Ron Moore, the show's co-visual effects supervisor (along with Art Codron), points out that the show's effects template has been gravitating toward an HD workflow since Enterprise debuted in 2001, long before this season's switch to HD acquisition. That was, in fact, a big reason Curry, Moore, and Codron located the pipeline at major HD-capable facilities in close proximity to each other — Eden Effects, Hollywood, where all CG is created, and across the street at Technicolor Creative Services (formerly Complete Post), Hollywood, where all compositing is performed. The two facilities are linked by a fiber optic connection to a central server that allows them to efficiently transfer digital material back and forth seamlessly.
“Live action plates come over here as HDCAM dupes from the original camera tapes, and the CG comes to us from Eden over the fiber optic connection,” explains one of the show's Inferno artists, Paul Hill. “When they finish rendering elements or shots at Eden, they just dump them off to disc, and we have instant access to them. We have eight terabytes of combined storage between our three Discreet-based compositing bays [two Inferno bays and a Flame station]. It's a very efficient process.”
Moore adds that this HD effects pipeline still periodically renders out standard-def elements and then up-rezzes them if a render-intensive shot would threaten the schedule. But, he adds, the need to turn to SD elements became less frequent as the season wore on.
“We had to move to facilities that can deal with lengthy render times, and with some of our material, those times can be very long at HD resolution,” Moore explains. “We get matte shots coming over, and those things can take huge amounts of time to render. Our schedule doesn't always allow for it, but on the other hand, if you don't do it, you can end up with aliasing and various artifacts. Our tests showed us the difference between shots rendered out in HD and those rendered in SD and up-rezzed. So that is one reason we took the show to [Technicolor] — to be in a facility fully equipped to do HD 100 percent of the time. I always ask for HD stuff, and if we run into a render problem, we evaluate it at that time and do what we have to do to make it work in our timeframe.”
At both Eden and Technicolor, two effects teams — one headed by Moore and one by Codron — move in and out, with one usually supervising shooting of elements on stage and pre-visualizing and prepping shots for an upcoming episode (each averaging about 30 to 40 effects shots), while the other team builds effects for the previous episode. Eden does all CG work in Lightwave (versions 8.0 and 8.2), while Technicolor artists composite in two Inferno (version 5.5) bays. Eden uses Boujou (version 2.3.1) for tracking, while Inferno's tracking module handles that chore during the compositing phase at Technicolor.
“We rely a lot more on tracking these days, which we would be doing whether we shot HD or film,” says Codron. “The advent of sophisticated HD image capture, however, has coincided with the arrival of extremely powerful tracking systems. We are freer now, as opposed to the old days of ‘here comes the optical shot and lock down the camera.’ We are building an entire CG creature right now, and we are building the whole sequence as if it were shot handheld. That would not have been easy to do in the old days.”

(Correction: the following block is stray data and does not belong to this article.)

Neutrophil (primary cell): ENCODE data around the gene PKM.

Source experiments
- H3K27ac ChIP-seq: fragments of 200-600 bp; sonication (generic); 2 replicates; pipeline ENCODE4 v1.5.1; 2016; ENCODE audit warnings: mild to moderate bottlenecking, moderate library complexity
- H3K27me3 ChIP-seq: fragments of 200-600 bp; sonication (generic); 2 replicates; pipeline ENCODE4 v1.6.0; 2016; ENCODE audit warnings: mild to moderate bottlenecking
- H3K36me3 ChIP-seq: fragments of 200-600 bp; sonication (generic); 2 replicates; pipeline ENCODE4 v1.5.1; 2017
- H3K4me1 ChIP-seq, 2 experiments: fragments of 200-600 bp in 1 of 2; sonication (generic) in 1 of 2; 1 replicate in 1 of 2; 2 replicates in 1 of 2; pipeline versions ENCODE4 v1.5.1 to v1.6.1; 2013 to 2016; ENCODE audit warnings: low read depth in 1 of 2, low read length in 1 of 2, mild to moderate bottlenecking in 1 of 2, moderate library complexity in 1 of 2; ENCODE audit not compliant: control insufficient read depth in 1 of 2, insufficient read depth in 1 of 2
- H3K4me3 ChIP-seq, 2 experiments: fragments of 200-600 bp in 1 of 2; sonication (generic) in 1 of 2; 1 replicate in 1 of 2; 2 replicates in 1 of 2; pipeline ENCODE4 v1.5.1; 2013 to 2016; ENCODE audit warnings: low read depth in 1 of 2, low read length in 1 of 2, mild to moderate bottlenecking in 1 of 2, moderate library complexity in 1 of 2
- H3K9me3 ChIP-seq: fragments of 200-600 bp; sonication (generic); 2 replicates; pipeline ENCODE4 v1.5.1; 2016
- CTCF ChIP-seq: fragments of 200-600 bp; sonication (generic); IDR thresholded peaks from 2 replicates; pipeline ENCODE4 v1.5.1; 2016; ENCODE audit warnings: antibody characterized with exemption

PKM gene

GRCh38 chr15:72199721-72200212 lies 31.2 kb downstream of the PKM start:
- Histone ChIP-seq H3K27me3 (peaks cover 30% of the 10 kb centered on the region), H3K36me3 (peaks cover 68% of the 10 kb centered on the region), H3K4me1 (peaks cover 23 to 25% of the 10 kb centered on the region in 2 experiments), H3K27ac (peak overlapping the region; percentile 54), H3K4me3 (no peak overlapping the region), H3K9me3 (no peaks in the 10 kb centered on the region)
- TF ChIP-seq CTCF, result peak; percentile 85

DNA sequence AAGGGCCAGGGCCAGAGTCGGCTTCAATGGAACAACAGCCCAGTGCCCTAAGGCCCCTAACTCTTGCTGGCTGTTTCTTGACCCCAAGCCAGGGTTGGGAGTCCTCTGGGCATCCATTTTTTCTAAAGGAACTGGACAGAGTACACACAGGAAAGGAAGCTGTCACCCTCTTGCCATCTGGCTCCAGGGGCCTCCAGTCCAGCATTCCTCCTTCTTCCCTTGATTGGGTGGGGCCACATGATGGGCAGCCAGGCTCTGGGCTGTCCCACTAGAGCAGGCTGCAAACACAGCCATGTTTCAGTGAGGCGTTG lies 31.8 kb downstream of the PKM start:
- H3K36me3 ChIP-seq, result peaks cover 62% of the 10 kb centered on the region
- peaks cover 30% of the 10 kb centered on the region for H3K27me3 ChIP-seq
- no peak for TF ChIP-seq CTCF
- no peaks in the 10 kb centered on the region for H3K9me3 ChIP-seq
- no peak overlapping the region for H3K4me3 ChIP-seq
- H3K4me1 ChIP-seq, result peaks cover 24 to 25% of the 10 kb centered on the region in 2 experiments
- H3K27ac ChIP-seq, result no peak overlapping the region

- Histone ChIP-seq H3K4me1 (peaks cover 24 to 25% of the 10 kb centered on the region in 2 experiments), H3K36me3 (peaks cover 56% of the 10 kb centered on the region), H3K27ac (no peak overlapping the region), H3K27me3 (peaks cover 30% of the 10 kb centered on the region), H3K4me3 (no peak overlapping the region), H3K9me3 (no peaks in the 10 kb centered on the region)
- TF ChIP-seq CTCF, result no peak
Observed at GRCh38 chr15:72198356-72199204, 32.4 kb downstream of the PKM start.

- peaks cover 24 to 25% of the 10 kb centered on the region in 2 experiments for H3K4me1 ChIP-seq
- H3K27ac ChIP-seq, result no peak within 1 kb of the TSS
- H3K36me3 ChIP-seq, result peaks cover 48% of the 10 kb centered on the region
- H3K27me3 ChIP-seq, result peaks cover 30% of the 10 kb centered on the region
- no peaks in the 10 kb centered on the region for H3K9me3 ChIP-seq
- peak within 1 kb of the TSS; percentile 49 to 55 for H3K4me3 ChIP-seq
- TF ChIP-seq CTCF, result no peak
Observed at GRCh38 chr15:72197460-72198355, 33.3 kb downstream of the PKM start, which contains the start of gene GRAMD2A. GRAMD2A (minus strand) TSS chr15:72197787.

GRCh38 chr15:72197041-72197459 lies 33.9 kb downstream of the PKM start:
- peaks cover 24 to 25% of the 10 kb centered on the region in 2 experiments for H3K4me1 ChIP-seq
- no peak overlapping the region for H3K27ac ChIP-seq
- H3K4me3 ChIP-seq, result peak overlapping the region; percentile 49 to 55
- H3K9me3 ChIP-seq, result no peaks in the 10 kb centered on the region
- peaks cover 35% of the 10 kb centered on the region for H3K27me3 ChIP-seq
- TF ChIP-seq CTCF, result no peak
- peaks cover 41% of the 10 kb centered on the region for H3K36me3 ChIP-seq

DP's Authority Returns
Back on set, Rush emphasizes his satisfaction with this HD production model, particularly in terms of the heavy reliance on the DP to color correct each episode himself. Indeed, Rush considers this development “a great thing when it comes to re-establishing the cinematographer's authority and control.”
He points out that television production schedules normally preclude the DP from routinely participating in telecine color timing sessions or offline color correction sessions for film-acquired shows. The arrival of HD, he suggests, has returned control over the final color template on television shows to the cinematographer, and that, Rush declares, is a good thing.
“Cinematographers lost that responsibility [for color correction] in television because of the schedules and the nature of the telecine,” he says. “When we shot film, the colorist in the [telecine] room got to see everything first — he was the one changing the look first. I might call the guy and talk to him, but the DP did not control that process. We lost that control for a long time. Now, with HD [acquisition], I have that control back.”
This, says Rush, is the legacy of Enterprise, Battlestar Galactica, and a handful of other shows now ramping up with similar production models.
“The move to HD acquisition represents the forerunner of an absolute, unstoppable trend in which digital origination will become the absolute standard [for television],” he says. “Our show, and a few others, are part of that trend, and I'm sure our approach will be looked at long after this show has finished.”
Continue the discussion on “Crosstalk” the Millimeter Forum.